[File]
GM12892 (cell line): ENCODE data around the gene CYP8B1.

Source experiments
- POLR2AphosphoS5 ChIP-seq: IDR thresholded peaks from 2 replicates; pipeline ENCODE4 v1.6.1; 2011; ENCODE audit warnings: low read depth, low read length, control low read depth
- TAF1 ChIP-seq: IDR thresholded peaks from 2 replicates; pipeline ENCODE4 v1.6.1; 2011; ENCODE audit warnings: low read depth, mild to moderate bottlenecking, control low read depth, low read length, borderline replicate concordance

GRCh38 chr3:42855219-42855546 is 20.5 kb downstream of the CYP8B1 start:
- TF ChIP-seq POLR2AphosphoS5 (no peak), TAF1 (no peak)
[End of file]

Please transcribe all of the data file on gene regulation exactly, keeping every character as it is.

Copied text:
GM12892 (cell line): ENCODE data around the gene CYP8B1.

Source experiments
- POLR2AphosphoS5 ChIP-seq: IDR thresholded peaks from 2 replicates; pipeline ENCODE4 v1.6.1; 2011; ENCODE audit warnings: low read depth, low read length, control low read depth
- TAF1 ChIP-seq: IDR thresholded peaks from 2 replicates; pipeline ENCODE4 v1.6.1; 2011; ENCODE audit warnings: low read depth, mild to moderate bottlenecking, control low read depth, low read length, borderline replicate concordance

GRCh38 chr3:42855219-42855546 is 20.5 kb downstream of the CYP8B1 start:
- TF ChIP-seq POLR2AphosphoS5 (no peak), TAF1 (no peak)